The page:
I was about to send this in tonight, but I wanted to just post it in case anyone had suggestions. This was shortened to 500 words (down from about 1,300) for a particular school. Please let me know if this is effective and if it needs any changes!
We moved to Colorado in the spring of 1995. Following a bitter divorce, my mother needed a fresh start. And just as the foot must go where leg leads, two small children followed their mother halfway across the country.
Colorado meant a few things. Though we had no family, friends or any reliable source of income, we moved into a one-bedroom apartment and soon enrolled into school. There, my Chinese heritage held little social value and I effectively transformed from Eurasian to “not White” and, because we were poor, “Mexican.” Public opinion or not, we loved, ate and fought with Asian sensibility. Our immediate family was impenetrable. So when I began to realize the full extent of my mother’s mental illness, I was alone.
Avoid the Irish. Don’t wear red. Watch out for trucks. Her delusions demanded constant attention even as I fought to separate my identity from hers. It also fueled our isolation, and ultimately, socioeconomic status. In 1999, our financial situation had worsened and we returned to New York to live with my grandmother. By then, I had become the culmination of my upbringing. Not entirely Chinese or White, Christian but with Jewish roots, I abhorred ignorance. I loved the city – with all of its lights, museums and food – and yet, I missed the simplistic countryside. I was a living contradiction, defined by my unbelonging.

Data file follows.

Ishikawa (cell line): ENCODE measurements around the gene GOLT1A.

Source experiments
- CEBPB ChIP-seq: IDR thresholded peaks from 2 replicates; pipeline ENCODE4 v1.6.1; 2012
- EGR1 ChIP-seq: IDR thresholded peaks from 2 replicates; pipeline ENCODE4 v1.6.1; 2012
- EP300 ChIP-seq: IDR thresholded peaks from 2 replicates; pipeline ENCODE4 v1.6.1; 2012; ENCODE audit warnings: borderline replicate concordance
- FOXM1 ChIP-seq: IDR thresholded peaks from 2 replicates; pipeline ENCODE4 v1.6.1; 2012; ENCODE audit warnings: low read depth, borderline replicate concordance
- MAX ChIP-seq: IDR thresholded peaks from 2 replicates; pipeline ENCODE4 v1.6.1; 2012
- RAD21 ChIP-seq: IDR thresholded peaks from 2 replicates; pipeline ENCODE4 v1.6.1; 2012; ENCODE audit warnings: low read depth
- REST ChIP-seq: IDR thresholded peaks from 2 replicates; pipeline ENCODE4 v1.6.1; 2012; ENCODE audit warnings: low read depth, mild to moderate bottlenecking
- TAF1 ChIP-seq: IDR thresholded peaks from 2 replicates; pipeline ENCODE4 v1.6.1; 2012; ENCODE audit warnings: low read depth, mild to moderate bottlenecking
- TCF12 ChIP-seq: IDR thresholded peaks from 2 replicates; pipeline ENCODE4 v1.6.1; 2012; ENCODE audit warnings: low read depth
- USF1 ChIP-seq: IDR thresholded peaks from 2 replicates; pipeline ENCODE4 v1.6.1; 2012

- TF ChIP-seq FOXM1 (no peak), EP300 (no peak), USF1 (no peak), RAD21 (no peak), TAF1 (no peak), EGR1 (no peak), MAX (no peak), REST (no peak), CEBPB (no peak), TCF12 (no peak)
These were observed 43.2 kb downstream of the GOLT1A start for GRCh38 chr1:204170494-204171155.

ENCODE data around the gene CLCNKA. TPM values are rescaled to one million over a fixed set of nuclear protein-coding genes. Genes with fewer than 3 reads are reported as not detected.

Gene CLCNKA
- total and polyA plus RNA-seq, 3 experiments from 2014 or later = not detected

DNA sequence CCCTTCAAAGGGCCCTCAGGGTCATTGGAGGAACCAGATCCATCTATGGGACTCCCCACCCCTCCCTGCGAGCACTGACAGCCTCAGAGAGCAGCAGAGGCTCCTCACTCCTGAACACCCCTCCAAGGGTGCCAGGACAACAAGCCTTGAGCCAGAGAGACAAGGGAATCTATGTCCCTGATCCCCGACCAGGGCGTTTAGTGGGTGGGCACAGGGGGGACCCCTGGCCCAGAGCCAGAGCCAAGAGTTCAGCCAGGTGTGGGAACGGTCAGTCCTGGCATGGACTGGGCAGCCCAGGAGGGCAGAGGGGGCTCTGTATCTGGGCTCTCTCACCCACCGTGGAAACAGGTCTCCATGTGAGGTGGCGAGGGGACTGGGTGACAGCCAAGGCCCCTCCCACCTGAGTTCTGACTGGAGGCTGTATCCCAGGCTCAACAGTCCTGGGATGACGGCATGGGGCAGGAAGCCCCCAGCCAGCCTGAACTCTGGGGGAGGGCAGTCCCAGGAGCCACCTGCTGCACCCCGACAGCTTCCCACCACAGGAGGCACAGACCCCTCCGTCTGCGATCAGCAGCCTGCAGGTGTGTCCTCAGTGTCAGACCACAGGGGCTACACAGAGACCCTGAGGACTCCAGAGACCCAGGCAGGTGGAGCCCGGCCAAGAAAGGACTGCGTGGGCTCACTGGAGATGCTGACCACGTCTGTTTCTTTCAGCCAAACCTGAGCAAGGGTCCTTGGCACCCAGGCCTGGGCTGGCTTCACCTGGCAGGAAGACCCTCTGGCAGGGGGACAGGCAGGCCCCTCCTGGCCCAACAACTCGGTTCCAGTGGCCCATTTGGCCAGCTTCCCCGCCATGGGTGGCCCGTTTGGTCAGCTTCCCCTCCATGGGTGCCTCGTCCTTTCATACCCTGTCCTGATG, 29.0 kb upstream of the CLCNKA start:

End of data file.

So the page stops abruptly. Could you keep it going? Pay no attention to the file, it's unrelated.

A love for language, a commitment to academics and an affinity for debate—traits that emerged out of necessity ultimately led to the beginnings of self-realization. In college, I studied the contemporary masters of global literature—Said, Rushdie, Lahiri. They served as lenses through which to self-reflect and grow. And my inability to fully associate with any one ethnicity, religion or even economic status – the same inability that drew me to these writers – enabled me to empathize with a variety of people.
After college, I joined a hospitality design magazine, interviewing designers and manufacturers worldwide. In doing so, I noticed a prevalent theme – China. While domestic manufacturers griped about the movement of business abroad, Chinese factory workers struggled under the pressures of low production costs. This inspired me to contact China Labor Watch, an NGO dedicated to ensuring the compliance of Chinese factories with international labor law. Today, I edit and strategize written material for the organization.
My decision to pursue a career in law did not come about haphazardly. Rather, it was my initial dependence upon and, later, commitment to expression that gave way to such a desire. Expression, which cannot exist without the right to speak, is just as important as any other right – the right to work under fair conditions, the right to pursue happiness. And just as I once felt marginalized, though not by any traditional institution, I now seek to give voice to other marginalized populations. I believe that this drive, paired with my broad societal perspective, intellectual pursuits, academic proficiency and analytical nature, will serve well in the advancement of legal policy and practice.